In the olden days, I imagine this is when tools would be repaired, preparations for spring planting would begin, planning for what would happen on the land and with the animals would begin.  During the solstice people would celebrate that they had survived the darks days of winter.  Great – let’s party for one day. 

After the solstice is when the work begins.  The new list of goals you have is really useless unless you put into play some sort of action plan.  How are you going to lose weight, quit smoking, get a new job, find a mate, have a baby or whatever the goal is you most want to focus on. 

Practical steps have to come into play with the day after solstice.  Light is getting longer and illuminating more of the day.  You need to shine a light on your goal. 

For me in the last year, I had to figure out whether I was going to self-publish my books or continue to try with traditional publishers.  With some encouragements from family and friends, I opted to self-publish.  This meant I had to educate myself on the companies I would work with, their formats, and what I would need to do over and above putting my work out there and hoping people would read it. 

Even though the weather is still difficult for outside activities – mostly – it is a time when you can research and shed light on how you will accomplish whatever your goals are.  It is the time to enlighten (pun intended) your mind and your goals.  You may decide you don’t like what you have to do in order to accomplish whatever goal you’ve set, thus letting the goal fall away from you.  You may find that there are additional goals to go along with your one goal that you want to do.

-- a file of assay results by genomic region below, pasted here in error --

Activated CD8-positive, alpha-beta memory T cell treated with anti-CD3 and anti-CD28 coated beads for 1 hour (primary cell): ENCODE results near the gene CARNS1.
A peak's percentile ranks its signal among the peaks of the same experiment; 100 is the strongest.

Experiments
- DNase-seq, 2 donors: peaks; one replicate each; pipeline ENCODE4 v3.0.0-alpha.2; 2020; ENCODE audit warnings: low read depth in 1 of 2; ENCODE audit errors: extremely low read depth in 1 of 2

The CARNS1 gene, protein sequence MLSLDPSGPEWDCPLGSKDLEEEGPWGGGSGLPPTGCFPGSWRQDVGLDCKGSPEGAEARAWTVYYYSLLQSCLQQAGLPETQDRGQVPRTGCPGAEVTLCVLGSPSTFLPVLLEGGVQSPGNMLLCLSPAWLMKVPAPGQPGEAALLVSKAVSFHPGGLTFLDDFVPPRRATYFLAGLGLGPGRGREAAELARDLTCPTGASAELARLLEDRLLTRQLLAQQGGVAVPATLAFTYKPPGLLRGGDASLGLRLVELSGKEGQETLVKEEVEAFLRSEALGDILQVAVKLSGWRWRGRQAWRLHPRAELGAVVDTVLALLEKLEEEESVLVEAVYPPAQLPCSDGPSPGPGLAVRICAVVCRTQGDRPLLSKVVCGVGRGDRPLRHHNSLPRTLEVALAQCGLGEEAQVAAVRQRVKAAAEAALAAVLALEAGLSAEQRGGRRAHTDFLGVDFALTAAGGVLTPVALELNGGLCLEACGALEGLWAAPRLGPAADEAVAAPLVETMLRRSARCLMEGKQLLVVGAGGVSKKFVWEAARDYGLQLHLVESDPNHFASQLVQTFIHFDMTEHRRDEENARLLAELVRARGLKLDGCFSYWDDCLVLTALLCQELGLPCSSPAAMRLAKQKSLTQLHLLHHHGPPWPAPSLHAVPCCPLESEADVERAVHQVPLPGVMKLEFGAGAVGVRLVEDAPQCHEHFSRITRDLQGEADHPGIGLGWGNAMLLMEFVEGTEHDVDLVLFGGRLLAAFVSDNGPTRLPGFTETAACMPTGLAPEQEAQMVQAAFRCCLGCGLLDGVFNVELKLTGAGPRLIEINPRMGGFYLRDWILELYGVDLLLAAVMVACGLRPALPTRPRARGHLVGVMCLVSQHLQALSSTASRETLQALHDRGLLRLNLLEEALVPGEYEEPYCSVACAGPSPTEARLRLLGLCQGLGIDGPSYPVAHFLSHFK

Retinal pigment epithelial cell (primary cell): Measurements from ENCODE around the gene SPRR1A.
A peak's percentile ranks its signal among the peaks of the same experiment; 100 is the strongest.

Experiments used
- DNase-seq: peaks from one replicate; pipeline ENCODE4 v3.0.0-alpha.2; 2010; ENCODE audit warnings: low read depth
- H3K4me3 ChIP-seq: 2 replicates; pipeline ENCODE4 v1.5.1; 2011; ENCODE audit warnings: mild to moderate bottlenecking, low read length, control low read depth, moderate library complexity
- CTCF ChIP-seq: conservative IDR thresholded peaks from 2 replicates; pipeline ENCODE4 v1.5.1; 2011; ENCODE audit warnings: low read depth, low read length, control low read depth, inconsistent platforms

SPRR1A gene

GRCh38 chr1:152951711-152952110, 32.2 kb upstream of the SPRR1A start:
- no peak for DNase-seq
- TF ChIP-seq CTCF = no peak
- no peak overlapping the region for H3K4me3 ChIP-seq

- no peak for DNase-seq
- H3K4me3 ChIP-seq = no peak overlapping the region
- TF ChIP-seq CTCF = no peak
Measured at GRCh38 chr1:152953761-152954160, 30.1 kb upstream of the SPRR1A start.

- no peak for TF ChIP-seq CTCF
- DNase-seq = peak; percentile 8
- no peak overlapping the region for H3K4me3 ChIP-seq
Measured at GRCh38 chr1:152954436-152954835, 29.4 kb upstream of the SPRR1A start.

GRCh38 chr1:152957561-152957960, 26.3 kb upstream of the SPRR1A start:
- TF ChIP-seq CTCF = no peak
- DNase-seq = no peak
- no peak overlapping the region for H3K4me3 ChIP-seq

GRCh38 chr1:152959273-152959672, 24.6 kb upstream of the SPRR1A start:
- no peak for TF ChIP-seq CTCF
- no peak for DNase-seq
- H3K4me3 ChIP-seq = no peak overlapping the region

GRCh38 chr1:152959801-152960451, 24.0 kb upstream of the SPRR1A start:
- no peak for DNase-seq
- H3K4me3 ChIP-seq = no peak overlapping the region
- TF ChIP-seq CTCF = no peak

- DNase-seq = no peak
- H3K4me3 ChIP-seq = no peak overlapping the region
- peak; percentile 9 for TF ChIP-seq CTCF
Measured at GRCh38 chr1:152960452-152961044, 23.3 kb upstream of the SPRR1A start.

While the weather traps you inside, the focus should be in figuring out how to accomplish what you want to accomplish.  In January of this year, I started reading everything I could for the three companies I work with for self-publishing.  I read their guidelines, reread them, hesitated until my daughter gave me a kick in the bum (not literally) with one of her “suck it up buttercup” conversations.  Nerves had me hesitating and I needed the kick in the bum. 

This winter I’m looking at what I wanted to accomplish and laughing because nearly none of the writing goals happened.  Instead I published a bunch of books rather than submitting articles and essays.  As I look back at my year, I already know my list will include financial goals, writing goals, and somehow figuring out how to balance all the aspects of my life.  This last one will probably never be complete because life is to variable to maintain balance but I keep trying.

Until the solstice, my focus will be on what my goals for next year, celebrating what I’ve accomplished, and letting go of the things I need to let go of.  With the decreasing light comes decreasing energy and an opportunity to look within and figure out where I’m at during the dark of the year.

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As a solitary, I consider myself a pagan witch who is seeking. Residing in rural Wisconsin, by day I work as a clerical worker and at night I spend my spare time writing. Writing is my way of expressing my feelings about my world and life. Raised on a farm, I have a love for nature and am inspired by the beauty and power I find there. I've been married for 33 years and have three adult daughters. Some of my other interests include cooking, genealogy, reading and crocheting.